Stimulation fluids are used for near-wellbore clean-up and either removal or bypass of formation damage or for improvement of the effective permeability. In carbonate reservoirs, typical formulations are most commonly based on HCl or organic acids, such as acetic or formic acid, which increase connectivity between the reservoir and wellbore by dissolving the rock matrix itself. However, how this occurs greatly influences the effectiveness of stimulation for a given amount of dissolution. By far the least effective stimulation mode is face dissolution, as this has very little benefit on inflow and can lead to deconsolidation and collapse of the near-wellbore area. This paper examines the selection of chemicals to reduce face dissolution and improve the efficiency of chemical treatments in carbonates via much more effective formation of conductive flow channels or wormholes.

When acidizing carbonates, the morphology of the resultant wormholes is controlled by rock morphology, composition and heterogeneity, pump injection rate, temperature, and both physical and chemical properties of the stimulation fluid formulation. Effective fluids create long wormholes that penetrate away from the wellbore face, with only limited branching, thus (i) changing the inflow from simple radial flow to modified flow into the wormholes and (ii) bypassing near-wellbore formation damage if the dominant wormholes are sufficiently long.

Reservoir condition Pore Volume to BreakThrough (PVBT) core flood tests were performed: initially applying a typical acid treatment at various injection rates and then comparing these with identical tests with a novel additive included. Fluid effectiveness was assessed based on measurement of PVBT. Micro Computed Tomography (CT) imaging and density difference mapping were used to visualize the wormholes formed. Rates of penetration were gained from differential pressure data combined with consideration of peak elution time of Ca2+ from the analysis of effluent samples.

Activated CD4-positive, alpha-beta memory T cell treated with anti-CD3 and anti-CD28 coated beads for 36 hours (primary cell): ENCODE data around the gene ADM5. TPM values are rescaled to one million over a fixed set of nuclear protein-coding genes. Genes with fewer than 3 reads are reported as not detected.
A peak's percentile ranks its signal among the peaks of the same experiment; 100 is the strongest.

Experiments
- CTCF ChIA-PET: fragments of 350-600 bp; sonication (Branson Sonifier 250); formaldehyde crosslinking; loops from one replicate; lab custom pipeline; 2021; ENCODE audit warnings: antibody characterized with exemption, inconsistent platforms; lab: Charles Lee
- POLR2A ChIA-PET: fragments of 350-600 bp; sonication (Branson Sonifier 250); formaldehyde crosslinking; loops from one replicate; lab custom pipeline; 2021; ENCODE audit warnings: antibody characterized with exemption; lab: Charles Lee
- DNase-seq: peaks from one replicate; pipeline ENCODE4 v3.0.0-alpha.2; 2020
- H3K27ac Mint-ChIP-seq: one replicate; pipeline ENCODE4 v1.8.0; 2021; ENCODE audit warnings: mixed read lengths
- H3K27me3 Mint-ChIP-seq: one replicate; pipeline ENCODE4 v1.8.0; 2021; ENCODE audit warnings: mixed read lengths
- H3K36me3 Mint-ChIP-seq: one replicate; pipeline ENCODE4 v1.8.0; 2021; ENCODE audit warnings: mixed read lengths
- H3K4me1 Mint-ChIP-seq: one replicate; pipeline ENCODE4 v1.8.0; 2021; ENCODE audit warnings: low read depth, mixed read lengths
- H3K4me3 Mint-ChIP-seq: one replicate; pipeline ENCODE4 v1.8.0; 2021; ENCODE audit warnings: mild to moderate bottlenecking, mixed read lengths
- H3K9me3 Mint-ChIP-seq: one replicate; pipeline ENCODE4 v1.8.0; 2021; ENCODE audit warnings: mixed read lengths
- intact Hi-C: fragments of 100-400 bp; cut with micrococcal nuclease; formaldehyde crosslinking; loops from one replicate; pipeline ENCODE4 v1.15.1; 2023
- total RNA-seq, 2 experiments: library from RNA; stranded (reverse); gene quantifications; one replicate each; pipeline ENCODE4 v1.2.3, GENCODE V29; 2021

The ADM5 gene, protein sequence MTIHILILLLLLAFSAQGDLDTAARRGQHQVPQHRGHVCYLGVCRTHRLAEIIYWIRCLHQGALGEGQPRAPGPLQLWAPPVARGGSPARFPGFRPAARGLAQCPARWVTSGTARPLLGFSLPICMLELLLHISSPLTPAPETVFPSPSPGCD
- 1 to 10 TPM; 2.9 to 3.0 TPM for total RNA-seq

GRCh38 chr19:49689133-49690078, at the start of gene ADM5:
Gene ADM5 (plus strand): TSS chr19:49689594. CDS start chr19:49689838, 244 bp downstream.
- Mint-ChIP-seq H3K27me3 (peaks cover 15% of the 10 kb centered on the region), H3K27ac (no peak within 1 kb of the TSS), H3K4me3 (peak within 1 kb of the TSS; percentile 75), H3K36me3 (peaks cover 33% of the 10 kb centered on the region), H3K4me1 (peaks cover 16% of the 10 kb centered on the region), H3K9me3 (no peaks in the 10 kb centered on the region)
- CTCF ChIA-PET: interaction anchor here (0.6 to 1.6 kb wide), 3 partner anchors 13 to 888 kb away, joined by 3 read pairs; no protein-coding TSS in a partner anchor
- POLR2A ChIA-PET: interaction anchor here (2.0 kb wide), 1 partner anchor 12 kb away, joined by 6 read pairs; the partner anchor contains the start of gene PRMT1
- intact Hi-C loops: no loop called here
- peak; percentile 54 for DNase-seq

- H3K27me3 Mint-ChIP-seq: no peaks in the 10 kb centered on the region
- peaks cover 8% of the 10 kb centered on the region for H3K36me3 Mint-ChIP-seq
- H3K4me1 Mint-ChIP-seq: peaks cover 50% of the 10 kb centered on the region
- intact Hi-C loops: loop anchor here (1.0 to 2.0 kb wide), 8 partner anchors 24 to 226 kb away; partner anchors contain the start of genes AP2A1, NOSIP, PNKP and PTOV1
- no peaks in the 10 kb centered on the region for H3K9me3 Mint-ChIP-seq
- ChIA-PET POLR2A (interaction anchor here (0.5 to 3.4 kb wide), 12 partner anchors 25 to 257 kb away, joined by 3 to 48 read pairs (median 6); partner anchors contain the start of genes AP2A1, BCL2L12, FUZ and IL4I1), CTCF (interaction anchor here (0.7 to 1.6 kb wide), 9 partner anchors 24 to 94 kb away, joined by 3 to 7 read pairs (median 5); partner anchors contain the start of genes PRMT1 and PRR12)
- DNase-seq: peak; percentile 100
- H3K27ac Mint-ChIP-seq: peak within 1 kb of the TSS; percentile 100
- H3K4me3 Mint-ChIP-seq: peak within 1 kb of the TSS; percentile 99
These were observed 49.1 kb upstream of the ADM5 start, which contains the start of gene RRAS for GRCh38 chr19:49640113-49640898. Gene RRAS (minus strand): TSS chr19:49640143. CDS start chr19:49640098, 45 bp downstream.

In tests performed on comparable outcrop limestone core samples, with the same injection flow rate, temperature, and acid concentration, the blended stimulation fluid performed very similarly in the presence and absence of the additive in terms of PVBT and Time to BreakThrough (TBT), showing that the stimulation fluid's performance was not hampered by the presence of the additive. However, while post-test micro-CT imaging of the core plugs revealed that the wormhole morphology was very similar in each case (as might be expected given the consistency in PVBT and TBT), there was a substantial reduction in the extent of undesirable face dissolution observed in presence of the additive. The effect was more pronounced at lower flow rates; poorer chemical transport typically leads to greater face dissolution problems. With the additive, there was also a substantially lower concentration of calcium ions in the effluent for a given set of conditions, despite the stimulation being similarly effective.

Hence, new chemistries have been identified that reduce face dissolution during stimulation compared with acid alone. The additives’ ability to reduce calcium-ion concentration may also reduce the potential for re-deposition of CaCO3 when the spent acid mixes with formation water during flowback. The beneficial effect of this additive has been clearly shown by utilizing a detailed programme of core floods and complementary analysis. This demonstrates the potential for core flood studies, when utilized properly, to advance knowledge and aid development of effective stimulation strategies for field application.

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